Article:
Friday Flix: Who Owns What
[I realized last night that Friday is Good Friday, which a lot of people (including me!) have off, so I’m going to post this early.]
Since I’d been reading a lot of Raymond Chandler recently, when I saw “The Long Goodbye” on my cable’s On Demand I decided to watch it. I didn’t think I’d like it because Robert Altman directed it and he’s one of those critic’s darlings I haven’t had much use for. Also, Elliott Gould seemed like a poor choice to play Philip Marlowe.
It didn’t take long to realize my instincts were right. Instead of setting it in the ’40s like Chandler’s novel, Altman sets it in “modern day” which was 1973. The idea as Ebert said in his review was to show the hardboiled PI Marlowe as an anachronism, a throwback from the ’40s-’50s who had no place in the modern world. He drives an old car, he still wears suits with ties, and smokes regular cigarettes, unlike everyone else.
Gradually I got annoyed by what I saw as making Marlowe–and the story itself–into a joke. I got thinking, “Where do you get off, Robert Altman? What right do you have to turn Chandler’s story into a joke?” Legally every right so long as they acquired the rights from Chandler’s estate–he had been dead for about 14 years–but morally it irked me.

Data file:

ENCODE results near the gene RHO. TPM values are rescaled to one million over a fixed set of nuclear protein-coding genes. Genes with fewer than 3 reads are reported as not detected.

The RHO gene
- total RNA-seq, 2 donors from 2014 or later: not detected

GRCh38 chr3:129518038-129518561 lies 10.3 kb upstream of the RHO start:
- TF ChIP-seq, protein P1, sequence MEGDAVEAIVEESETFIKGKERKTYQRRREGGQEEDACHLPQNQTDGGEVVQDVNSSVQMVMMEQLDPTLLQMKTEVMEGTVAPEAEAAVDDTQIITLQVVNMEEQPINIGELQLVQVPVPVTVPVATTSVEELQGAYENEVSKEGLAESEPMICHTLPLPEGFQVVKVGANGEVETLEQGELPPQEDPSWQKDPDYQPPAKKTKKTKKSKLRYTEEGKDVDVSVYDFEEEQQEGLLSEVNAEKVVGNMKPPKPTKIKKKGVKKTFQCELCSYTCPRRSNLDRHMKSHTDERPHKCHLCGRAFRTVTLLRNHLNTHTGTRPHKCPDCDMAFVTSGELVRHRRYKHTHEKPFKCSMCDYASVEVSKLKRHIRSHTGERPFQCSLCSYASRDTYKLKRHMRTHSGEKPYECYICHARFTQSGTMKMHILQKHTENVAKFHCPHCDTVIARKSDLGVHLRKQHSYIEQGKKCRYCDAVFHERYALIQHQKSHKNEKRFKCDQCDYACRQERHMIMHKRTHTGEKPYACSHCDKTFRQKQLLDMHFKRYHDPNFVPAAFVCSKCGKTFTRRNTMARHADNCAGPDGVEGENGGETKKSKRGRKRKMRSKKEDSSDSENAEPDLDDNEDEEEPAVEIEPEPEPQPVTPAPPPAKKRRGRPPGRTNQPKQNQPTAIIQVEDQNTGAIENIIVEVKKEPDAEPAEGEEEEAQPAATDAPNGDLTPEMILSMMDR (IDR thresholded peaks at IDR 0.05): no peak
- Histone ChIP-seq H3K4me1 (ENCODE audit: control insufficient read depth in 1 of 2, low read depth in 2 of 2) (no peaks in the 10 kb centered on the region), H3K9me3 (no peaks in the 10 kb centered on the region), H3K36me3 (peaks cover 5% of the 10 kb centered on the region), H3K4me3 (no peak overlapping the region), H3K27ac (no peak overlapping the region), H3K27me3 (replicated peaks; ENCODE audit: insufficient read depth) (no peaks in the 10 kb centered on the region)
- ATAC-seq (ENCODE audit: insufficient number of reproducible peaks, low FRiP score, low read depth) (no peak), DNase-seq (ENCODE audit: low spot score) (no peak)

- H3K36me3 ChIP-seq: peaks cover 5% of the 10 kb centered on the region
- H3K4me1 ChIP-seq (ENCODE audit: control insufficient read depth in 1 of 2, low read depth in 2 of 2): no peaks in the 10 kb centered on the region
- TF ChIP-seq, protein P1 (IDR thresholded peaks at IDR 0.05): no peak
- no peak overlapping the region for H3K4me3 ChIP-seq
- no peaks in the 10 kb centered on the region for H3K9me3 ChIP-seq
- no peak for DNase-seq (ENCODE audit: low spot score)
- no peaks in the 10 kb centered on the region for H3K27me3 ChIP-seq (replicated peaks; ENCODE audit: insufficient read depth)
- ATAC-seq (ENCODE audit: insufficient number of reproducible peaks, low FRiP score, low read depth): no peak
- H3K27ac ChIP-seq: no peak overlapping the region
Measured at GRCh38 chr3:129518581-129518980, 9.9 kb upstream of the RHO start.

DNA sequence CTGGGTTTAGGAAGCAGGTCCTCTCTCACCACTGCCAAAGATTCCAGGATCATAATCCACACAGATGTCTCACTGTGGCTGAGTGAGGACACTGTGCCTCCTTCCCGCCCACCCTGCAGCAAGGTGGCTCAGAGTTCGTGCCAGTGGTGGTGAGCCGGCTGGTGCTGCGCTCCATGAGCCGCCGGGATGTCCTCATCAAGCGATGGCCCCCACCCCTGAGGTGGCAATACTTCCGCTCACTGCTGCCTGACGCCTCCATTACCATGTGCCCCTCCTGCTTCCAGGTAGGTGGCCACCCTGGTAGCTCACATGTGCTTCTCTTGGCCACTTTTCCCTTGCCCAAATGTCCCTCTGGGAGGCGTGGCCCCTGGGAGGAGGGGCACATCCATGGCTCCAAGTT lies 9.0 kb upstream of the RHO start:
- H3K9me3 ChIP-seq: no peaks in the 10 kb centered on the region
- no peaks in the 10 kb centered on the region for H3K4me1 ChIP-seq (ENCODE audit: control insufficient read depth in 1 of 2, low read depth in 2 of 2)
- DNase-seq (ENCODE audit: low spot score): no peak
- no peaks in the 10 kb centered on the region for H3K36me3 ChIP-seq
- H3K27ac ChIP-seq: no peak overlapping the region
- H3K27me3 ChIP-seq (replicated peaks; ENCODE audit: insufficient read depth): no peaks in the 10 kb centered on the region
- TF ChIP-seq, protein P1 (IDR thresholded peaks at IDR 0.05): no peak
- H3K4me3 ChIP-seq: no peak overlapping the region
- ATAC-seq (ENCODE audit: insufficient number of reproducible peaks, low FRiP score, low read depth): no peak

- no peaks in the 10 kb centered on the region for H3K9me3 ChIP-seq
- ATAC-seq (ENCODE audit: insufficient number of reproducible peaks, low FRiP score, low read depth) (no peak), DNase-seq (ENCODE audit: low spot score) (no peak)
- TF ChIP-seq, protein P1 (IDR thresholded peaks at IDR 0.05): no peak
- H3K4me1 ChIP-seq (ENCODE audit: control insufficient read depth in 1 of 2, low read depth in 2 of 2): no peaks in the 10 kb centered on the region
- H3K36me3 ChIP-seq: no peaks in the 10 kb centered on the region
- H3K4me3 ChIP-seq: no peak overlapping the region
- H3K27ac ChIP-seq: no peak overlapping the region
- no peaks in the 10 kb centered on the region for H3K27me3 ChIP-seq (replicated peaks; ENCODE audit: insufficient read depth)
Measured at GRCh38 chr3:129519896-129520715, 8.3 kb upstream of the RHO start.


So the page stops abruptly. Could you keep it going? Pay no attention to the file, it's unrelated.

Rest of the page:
The thing to me is that Philip Marlowe isn’t a corporate character like Batman, Superman, or James Bond that’s owned by a publisher/studio. I don’t think he’s really become part of the public collective consciousness either like Dracula, Frankenstein, or Santa Claus. Perhaps that type of character has entered the collective consciousness, but not Marlowe specifically. Still, the point is that Marlowe was Raymond Chandler’s creation, so where do you get off 14 years after his death making that into a parody?
That’s what bugs me because it brings the Golden Rule into play: how would I like it if someone did that to one of my characters? I would be pretty pissed off about it. In fact I’d be pissed if anyone did anything to any of my characters stories after my death: sequels, prequels, spinoffs, or whatever. I don’t have much to fear about that of course, but still, as writers I think we’re entitled to own our creations unless they do become so popular they transcend into that public collective consciousness.
BTW, the irony is that watching the movie in 2011 the “modern” parts are far more of an anachronism now than Marlowe’s character. Also, Altman got a little taste of his own medicine with M*A*S*H the TV show altering characters from his movie. Karma!
Monday I reveal Plan B (not From Outer Space)…(and Sunday is another stellar holiday entry!)